When most living creatures get hurt, they can self-heal and recover from the injury. But, when damage occurs to inanimate objects, they don't have that same ability and typically either lose functionality or have their useful lifecycle reduced. Researchers at the Beckman Institute for Advanced Science and Technology are working to change that. For more than 15 years, Jeff Moore, a professor of chemistry, Nancy Sottos, a professor of materials science and engineering, and Scott White, a professor of aerospace engineering, have been collaborating in the Autonomous Materials Systems Group. Their work focuses on creating synthetic materials that can react to their environment, recover from damage, and even self-destruct once their usefulness has come to an end. The trio of Beckman researchers are pioneers in what is now a dynamic and growing field. Their work on self-healing polymers was first presented in the journal Nature more than a decade-and-a-half ago. Prior to that, there had been just a few papers published on the subject of autonomous polymers. In the years since, research in the field has exploded, with hundreds of papers published. Now, in a sweeping perspective article published this month in the journal Nature, the researchers, along with Beckman Postdoctoral Fellows Jason Patrick and Maxwell Robb, review the state-of-the-art autonomous polymers and lay out future directions for the field. "What we've tried to capture for the first time is a vision of polymers as multifunctional entities that can manage their well-being," Moore said. The article is an overview of how their work has evolved from the development of self-healing polymers to a concentration on "life cycle control of polymers" -- what he called "the healthy aging of materials." He described the autonomous function of materials this way: "Live long, be fit, die fast, and leave no mess behind. ... We want the materials to live as long as they can in a healthy state and, when the time comes, be able to trigger the inevitable from a functional state to recoverable materials resources." In the paper, the researchers identified five landscape-altering developments: self-protection, self-reporting, self-healing, regeneration, and controlled degradation. Much of their work revolves around microcapsules, which are small, fluid-filled spheres that can be integrated into various material systems. The capsules contain a healing agent that is released automatically when exposed to a specific environmental change, such as physical damage or excessive temperature. "You have capsules that remain stable in the material until the environment causes a stress that causes them to rupture," explained Sottos. "A lot of different external stimuli can open up the capsules. You can have a thermal trigger, a mechanical trigger, and we've worked a lot on chemical triggers. They open up, release their contents, and the science is in what comes out and reacts." By developing new chemistries and ways to integrate microcapsules over the years, the researchers have created polymers that can do everything from re-filling minor damage in paints and coatings (self-protecting), changing color when undergoing stress (self-reporting), and re-bonding cracks or restoring electrical conductivity (self-healing). The AMS Group also developed a way to efficiently fabricate vascular networks within polymers. These networks, which can include multiple channels that run throughout a material, are able to deliver healing agents multiple times, change thermal or magnetic properties, and facilitate other useful chemical interactions in a material. A major development in their self-healing work focuses on repairing large-scale damage through the process of regeneration. "Ballistic impacts, drilling holes in sheets of plastic, and these sorts of things, where a significant mass is lost ... traditional self-healing has no way of dealing with that problem at all," White said. "The materials that would be used to heal that hole would simply fall out, bleed out under gravity." So White and his collaborators came up with a two-channel healing system. When damage occurs on a large scale, a gel-like substance fills the space and builds upon itself, keeping the healing agents in place until they harden. Their most recent work is concerned with how to deal with material systems when they have reached the end of their useful life. This work involves making materials that can self-destruct when a specific environmental signal is given (triggered transience). The researchers believe that triggers such as high temperature, water, ultraviolet light, and many others may one day be used to make obsolete devices degrade quickly so that they can be reused or recycled, thus reducing electronic waste and boosting sustainability. Autonomous polymers are beginning to make their way into the commercial sector. Commercialization efforts have produced materials such as wear-resistant mobile device cases and automotive paints that can self-repair minor scratches. And more self-healing products are slowly coming to market including a microcapsule-based powder coating produced by the Champaign-based start-up company Autonomic Materials Inc. While the practical application of many of these techniques still face challenges, Moore, Sottos, White, and their colleagues continue to work toward the creation of smart materials that can function independently, self-heal, and disintegrate once they are no longer useful, offering the eventual promise of safer, more efficient, and longer-lasting products that require fewer resources and produce less waste.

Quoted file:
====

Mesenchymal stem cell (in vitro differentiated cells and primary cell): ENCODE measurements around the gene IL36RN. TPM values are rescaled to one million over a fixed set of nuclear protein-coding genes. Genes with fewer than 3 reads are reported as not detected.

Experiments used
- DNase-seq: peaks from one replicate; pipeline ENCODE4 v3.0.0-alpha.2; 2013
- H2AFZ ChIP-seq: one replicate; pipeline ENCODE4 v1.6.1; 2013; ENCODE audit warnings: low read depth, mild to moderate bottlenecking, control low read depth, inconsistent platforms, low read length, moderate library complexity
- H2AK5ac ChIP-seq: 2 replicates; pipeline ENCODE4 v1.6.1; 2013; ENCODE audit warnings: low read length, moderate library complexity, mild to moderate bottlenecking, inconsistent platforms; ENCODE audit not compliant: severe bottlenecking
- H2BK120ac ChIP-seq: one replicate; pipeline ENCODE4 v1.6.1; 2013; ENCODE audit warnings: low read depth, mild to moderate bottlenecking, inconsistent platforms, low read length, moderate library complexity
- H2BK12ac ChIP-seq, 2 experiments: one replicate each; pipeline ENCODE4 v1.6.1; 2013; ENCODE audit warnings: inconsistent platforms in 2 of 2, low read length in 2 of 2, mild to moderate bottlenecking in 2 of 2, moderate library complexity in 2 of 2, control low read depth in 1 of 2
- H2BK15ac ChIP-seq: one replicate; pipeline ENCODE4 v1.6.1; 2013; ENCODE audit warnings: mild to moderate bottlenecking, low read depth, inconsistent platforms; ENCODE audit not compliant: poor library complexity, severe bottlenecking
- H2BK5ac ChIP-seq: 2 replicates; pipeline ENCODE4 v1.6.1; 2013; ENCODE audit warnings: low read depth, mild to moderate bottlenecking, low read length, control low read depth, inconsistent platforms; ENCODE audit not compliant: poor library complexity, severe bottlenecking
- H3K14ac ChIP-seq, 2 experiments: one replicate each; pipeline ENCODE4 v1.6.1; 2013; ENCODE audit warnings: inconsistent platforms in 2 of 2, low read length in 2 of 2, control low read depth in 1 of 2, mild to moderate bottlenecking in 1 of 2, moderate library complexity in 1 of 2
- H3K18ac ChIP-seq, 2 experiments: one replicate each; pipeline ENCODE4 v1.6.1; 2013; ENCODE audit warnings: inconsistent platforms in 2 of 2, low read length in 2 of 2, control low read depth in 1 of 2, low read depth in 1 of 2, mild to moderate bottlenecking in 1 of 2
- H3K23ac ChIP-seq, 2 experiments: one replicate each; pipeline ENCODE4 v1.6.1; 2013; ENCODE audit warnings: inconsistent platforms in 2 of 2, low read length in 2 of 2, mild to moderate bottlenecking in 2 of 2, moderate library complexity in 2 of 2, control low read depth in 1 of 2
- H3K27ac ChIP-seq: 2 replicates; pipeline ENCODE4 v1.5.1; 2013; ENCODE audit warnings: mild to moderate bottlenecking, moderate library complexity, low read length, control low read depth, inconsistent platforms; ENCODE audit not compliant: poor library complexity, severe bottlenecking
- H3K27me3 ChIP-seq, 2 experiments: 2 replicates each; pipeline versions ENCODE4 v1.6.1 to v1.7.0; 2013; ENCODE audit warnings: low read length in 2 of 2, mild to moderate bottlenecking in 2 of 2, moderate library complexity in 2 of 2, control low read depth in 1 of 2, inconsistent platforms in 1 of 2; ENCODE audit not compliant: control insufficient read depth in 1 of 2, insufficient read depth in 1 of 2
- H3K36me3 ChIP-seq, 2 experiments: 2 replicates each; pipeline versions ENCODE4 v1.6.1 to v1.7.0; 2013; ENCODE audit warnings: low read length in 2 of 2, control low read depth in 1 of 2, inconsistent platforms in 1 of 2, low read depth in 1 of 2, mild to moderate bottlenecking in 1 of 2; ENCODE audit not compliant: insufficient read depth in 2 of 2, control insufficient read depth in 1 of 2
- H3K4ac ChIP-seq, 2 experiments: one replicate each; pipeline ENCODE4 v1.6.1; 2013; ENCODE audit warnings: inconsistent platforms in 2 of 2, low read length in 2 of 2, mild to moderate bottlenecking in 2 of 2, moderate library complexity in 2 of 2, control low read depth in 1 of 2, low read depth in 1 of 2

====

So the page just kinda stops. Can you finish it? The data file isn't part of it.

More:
News Article | December 13, 2016